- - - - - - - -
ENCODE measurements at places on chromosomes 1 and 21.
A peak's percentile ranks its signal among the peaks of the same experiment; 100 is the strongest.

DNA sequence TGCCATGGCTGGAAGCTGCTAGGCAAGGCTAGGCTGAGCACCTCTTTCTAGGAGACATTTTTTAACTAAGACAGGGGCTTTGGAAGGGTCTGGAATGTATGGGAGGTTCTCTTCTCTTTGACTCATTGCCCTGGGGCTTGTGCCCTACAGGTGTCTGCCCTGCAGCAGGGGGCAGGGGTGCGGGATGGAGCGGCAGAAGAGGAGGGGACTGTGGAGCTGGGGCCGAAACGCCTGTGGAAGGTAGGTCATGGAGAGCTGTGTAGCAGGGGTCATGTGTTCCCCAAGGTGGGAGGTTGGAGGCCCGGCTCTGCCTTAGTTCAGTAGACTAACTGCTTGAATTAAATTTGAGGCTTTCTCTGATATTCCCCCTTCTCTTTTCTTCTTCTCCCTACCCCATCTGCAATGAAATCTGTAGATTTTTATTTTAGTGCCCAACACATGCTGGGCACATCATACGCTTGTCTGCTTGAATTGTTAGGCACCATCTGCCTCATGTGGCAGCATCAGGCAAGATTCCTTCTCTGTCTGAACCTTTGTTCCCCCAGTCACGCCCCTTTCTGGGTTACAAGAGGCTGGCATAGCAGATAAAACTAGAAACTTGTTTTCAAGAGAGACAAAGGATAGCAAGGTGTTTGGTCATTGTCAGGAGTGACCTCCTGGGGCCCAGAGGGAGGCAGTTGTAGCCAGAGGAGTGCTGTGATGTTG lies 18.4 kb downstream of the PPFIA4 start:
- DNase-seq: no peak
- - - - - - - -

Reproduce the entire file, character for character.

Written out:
ENCODE measurements at places on chromosomes 1 and 21.
A peak's percentile ranks its signal among the peaks of the same experiment; 100 is the strongest.

DNA sequence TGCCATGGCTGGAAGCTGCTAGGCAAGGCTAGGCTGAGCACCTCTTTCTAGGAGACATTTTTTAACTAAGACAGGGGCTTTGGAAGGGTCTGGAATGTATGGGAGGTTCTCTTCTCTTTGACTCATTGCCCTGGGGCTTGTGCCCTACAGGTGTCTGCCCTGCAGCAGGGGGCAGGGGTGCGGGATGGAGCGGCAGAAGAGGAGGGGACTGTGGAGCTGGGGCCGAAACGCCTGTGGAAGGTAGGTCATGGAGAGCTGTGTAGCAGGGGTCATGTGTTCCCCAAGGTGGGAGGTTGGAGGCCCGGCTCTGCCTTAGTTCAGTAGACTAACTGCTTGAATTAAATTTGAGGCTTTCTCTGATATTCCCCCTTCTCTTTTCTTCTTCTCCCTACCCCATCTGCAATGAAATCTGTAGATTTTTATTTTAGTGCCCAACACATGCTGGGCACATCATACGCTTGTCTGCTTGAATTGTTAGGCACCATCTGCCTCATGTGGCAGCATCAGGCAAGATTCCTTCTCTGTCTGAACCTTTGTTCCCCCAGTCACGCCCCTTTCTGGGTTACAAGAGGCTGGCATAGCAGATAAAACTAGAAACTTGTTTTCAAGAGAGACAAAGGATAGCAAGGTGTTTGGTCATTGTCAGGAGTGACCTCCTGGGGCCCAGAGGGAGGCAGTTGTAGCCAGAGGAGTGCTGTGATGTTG lies 18.4 kb downstream of the PPFIA4 start:
- DNase-seq: no peak